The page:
Proposal preview

Weaving links: Cloth production, trade and consumption in the Renaissance Mediterranean

The history of textiles in the early modern world has recently become a subject of renewed scholarly attention. Historians are increasingly exploring the role of textile production on the global evolution of economies, through the circulation of raw materials and of finished cloth. In particular, textile production and consumption was a significant driving force of the late medieval and early modern economy. Whether luxurious silks or simple cottons, textiles served purposes beyond the merely practical. Textiles traveled between cultures, connecting markets, spreading design characteristics and production techniques. More than just commodities to be traded on an economic front, they were sources of cultural exchange spurred by long-distance interactions.

A pertinent area for such an exploration is the intercultural region of the Mediterranean. Textiles defined the development of productive and commercial activities of urban Mediterranean societies where cloth was manufactured or where there was an important market for raw materials. We are particularly interested in the ways in which traded textiles shaped people’s understanding of global processes in the early modern mediterranean.

This session will bring together a group of junior and senior scholars to investigate how textiles connected various political entities, social groups and cultures in the Renaissance Mediterranean The term “textile” covers a wide range of finished products made from a variety of raw materials – a textile is the result of complex interactions between resources, technology, and society. We conceive textiles as ‘boundary crossing objects.’ The circulation of products, the supply chains and markets, as well as the use and consumption of textile products, will form the major topics examined by the participating scholars. We will particularly focus on how trade textiles influenced global economics, social histories, and design aesthetics. The scale of analysis of the different papers will range from local to a broad spatial coverage, with case studies from Asia to Africa.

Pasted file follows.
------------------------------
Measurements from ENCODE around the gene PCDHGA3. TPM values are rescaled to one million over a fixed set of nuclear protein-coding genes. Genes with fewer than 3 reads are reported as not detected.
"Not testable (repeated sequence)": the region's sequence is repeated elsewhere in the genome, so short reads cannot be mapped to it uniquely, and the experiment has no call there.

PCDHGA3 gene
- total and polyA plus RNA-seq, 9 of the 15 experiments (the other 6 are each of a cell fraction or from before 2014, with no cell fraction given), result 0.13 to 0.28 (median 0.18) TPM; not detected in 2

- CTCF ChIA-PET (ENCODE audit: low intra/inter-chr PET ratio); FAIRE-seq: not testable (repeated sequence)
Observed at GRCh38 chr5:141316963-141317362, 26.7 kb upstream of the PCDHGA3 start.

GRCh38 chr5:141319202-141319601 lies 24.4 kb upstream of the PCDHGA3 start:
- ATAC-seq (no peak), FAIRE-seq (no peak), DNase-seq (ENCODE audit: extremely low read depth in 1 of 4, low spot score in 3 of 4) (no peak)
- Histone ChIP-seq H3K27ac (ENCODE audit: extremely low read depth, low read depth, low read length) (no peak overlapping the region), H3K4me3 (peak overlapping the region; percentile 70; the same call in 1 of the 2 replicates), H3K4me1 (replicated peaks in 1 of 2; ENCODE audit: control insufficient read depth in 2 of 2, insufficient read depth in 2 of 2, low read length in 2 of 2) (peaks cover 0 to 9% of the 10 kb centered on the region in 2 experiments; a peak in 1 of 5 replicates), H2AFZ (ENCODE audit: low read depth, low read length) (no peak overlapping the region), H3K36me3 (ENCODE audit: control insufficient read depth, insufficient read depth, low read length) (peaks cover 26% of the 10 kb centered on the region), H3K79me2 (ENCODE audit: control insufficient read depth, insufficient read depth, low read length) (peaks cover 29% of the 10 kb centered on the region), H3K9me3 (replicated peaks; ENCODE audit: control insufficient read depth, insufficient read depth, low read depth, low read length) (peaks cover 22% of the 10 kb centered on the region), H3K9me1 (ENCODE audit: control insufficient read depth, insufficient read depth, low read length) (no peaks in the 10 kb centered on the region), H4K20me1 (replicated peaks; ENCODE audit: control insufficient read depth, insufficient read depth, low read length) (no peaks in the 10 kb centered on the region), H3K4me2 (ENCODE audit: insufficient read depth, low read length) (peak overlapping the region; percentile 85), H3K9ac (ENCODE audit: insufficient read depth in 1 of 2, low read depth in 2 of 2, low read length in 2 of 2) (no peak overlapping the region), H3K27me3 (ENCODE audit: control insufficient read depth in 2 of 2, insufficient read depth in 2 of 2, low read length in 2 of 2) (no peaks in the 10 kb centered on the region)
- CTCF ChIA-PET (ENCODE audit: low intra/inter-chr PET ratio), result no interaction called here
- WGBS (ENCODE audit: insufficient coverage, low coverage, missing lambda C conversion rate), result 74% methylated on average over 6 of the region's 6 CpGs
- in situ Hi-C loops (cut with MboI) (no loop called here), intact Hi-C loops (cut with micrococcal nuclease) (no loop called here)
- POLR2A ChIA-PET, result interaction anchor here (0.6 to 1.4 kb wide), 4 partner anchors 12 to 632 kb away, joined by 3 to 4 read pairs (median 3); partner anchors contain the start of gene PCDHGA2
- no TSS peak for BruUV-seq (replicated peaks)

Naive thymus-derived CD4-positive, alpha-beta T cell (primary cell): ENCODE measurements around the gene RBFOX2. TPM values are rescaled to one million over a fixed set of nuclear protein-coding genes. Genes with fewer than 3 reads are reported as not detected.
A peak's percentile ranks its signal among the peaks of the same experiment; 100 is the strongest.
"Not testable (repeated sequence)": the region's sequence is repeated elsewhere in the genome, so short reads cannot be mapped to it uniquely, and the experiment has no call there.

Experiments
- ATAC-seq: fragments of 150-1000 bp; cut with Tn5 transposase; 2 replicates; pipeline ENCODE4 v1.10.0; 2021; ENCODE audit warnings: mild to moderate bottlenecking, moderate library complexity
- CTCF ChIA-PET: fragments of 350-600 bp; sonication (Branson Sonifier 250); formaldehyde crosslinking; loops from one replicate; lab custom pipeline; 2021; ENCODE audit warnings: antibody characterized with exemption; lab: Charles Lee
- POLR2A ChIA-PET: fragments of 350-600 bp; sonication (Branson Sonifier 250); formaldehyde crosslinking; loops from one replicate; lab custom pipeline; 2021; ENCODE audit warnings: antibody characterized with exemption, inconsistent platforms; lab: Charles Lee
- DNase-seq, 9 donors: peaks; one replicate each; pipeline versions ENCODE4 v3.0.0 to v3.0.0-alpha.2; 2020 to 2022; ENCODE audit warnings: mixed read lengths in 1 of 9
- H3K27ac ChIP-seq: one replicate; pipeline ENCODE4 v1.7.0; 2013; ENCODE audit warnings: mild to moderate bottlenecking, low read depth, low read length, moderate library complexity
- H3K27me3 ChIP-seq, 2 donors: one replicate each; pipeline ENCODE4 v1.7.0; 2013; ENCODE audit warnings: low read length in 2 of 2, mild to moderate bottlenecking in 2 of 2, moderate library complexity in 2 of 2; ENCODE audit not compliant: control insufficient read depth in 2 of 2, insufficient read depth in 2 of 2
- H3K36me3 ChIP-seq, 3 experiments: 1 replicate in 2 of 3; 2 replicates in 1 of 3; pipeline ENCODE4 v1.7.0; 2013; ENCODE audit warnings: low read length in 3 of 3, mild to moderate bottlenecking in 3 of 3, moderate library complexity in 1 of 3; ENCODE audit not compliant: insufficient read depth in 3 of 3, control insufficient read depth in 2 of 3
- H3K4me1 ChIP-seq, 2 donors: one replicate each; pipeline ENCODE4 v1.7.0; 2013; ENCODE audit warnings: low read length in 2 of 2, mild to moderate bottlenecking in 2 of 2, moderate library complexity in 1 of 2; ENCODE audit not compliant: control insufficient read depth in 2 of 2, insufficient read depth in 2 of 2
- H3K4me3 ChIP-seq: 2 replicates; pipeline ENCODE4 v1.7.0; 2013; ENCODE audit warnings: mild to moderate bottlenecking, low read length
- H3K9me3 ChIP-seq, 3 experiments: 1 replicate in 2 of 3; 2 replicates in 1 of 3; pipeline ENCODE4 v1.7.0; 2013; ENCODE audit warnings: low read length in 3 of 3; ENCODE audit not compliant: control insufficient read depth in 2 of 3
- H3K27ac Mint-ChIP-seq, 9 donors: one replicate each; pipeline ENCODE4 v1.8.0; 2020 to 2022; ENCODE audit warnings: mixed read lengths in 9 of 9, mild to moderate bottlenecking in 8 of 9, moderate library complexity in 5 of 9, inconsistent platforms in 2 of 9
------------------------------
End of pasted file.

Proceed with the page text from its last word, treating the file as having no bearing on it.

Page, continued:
Organizer(s)

  • Ingrid Houssaye Michienzi French National Center for Scientific Research (CNRS)-UMR 8167 Orient & Méditerranée houssayeingrid@gmail.com

Session members

  • Juan Vicente García Marsilla , Universitat de València
  • Ingrid Houssaye Michienzi, French National Center for Scientific Research (CNRS)-UMR 8167 Orient & Méditerranée
  • Mathieu Arnoux, Université Paris Diderot / EHESS
  • Luca Molà, European University Institute (Florence)
  • Agnès Pallini-Martin, Grant of the French Association for Economic History for the WEHC 2018 (AFHE)

Discussant(s)

  • Giorgio Riello University of Warwick G.Riello@warwick.ac.uk

Papers

Panel abstract

This session will investigate the role played by textiles in shaping economic production and connections in the Mediterranean area during the period 1400-1600. The circulation of products, the supply chains and markets, the use and consumption of textile products will form the major topics of our investigation, with an emphasis on how traded textiles influenced global economics, social history, and design aesthetics. We aim at connecting economic history, material culture and the history of consumption. By focusing on material exchanges between Asia, Europe, and Africa, this session will trace the movements of objects through networks of trade and consumption.

1st half

Imported fabrics and their social reach in Valencia and its kingdom (14th- 15th centuries)